Metro Vancouver developers may have got ahead of themselves with the number of housing projects they are pushing into the pre-sale marketing phase, says a local market research firm.
MPC Intelligence Inc. counted 6,659 units put into the marketing phase between March 1 and July 1, which approaches numbers thrown onto the market during the headiest days of pre-sales in 2007. But the sales are not at 2007 levels.
“It’s a big jump,” Jeff Hancock, senior manager at MPC said in an interview.
Hancock compared the 6,659 units now in the marketing phase with just 1,937 in 2009 and 5,066 in 2008.
“I wouldn’t say [the 2010 number] is too many. I would say it will be interesting to see whether the market can absorb the number of units that have just come on [the market],” he said.
The more important question, however, is how quickly the units being put onto the market will sell, according to Tsur Somerville, director of the centre for urban economics and real estate in the Sauder School of Business at the University of B.C.
Somerville said marketing is a bit of a “lagging indicator” of market sentiment, since it takes a long time to plan a housing project, obtain approvals and bring it to the marketing phase.
“We should view this [report] as, to some extent, how people were viewing things at the end of 2009 and the first part of 2010,” Somerville said.
Metro Vancouver ended 2009 with sales in the resale market that were almost 45 per cent ahead of the dismal months at the end of 2008.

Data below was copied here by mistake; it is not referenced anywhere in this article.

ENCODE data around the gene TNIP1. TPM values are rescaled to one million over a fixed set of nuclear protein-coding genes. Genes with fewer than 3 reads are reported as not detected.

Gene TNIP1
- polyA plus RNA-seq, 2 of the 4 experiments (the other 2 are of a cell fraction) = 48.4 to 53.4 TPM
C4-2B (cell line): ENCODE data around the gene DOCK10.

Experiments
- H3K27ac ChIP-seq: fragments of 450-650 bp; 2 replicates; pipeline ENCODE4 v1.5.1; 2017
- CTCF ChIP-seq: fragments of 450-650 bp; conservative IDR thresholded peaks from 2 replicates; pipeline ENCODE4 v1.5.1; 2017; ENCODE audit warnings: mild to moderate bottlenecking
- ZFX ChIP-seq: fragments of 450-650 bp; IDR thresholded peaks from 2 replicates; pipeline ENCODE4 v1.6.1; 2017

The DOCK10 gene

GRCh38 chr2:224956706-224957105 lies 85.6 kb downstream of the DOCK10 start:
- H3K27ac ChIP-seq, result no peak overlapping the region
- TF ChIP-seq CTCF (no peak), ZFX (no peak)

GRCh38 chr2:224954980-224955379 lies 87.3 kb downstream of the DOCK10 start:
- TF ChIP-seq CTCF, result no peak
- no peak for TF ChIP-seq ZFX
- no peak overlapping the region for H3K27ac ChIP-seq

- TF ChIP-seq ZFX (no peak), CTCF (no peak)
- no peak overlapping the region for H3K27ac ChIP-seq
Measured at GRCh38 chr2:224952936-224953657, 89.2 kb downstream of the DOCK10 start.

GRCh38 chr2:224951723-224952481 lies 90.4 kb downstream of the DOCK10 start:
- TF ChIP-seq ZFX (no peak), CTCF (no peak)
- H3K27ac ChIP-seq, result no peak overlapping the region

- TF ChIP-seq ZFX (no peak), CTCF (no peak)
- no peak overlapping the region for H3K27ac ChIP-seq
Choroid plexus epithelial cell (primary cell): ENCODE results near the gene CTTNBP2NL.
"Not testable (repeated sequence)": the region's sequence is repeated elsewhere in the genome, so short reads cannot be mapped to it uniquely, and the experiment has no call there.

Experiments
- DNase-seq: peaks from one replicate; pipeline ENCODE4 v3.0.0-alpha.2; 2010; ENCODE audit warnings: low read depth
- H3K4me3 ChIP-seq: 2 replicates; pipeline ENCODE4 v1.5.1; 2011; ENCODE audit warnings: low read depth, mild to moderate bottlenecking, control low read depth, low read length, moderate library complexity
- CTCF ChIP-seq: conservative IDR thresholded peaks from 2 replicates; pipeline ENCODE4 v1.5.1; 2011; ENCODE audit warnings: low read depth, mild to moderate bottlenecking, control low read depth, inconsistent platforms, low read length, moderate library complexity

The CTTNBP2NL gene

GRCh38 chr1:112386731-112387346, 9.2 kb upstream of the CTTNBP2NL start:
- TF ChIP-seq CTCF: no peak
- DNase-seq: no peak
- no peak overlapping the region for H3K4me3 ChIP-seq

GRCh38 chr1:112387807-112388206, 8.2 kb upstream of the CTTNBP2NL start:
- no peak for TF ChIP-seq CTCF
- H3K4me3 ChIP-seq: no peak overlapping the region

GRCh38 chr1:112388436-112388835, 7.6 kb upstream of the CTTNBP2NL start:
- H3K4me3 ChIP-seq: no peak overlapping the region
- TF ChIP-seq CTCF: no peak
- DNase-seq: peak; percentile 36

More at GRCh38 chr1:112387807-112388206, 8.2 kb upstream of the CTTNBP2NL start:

By mid-2010, however, the resale market for housing, the bellwether for overall market health, had cooled from the rebound experienced over the last half of 2009 and the start of 2010.
In the coming months, Somerville said, “I don’t think we’re going to have a lot of round-the-block lineups [for condo pre-sales].”
He said the wave of pre-sales flowing into the market also reflects the extent to which developers pared back their development plans during the market slowdown. Current projects represent developers’ attempts to catch up and capitalize on market sentiment, Somerville said.
Cameron McNeill, president of MAC Marketing Solutions, said earlier that while sales have slowed, the fall-off in sales this summer has been nothing like the collapse of sales during 2008.
McNeill said he is seeing some sales at the 15 or so projects he is marketing, but predicted fast sellouts will be a thing of the past.
“Traditionally, over the years, a project would normally take as long as it would take to complete construction for it to sell out,” he said. “That means 18 to 30 months. That is the pace we’re seeing now.”
However, Hancock said the number of units now in the marketing phase has the potential to put downward pressure on prices, depending on whether developers decide to proceed to construction.
“I think a lot of developers were just ready to go and decided to test the market,” Hancock said. “And if they don’t get the pre-sales they need, they’re okay with that and will just hold back.”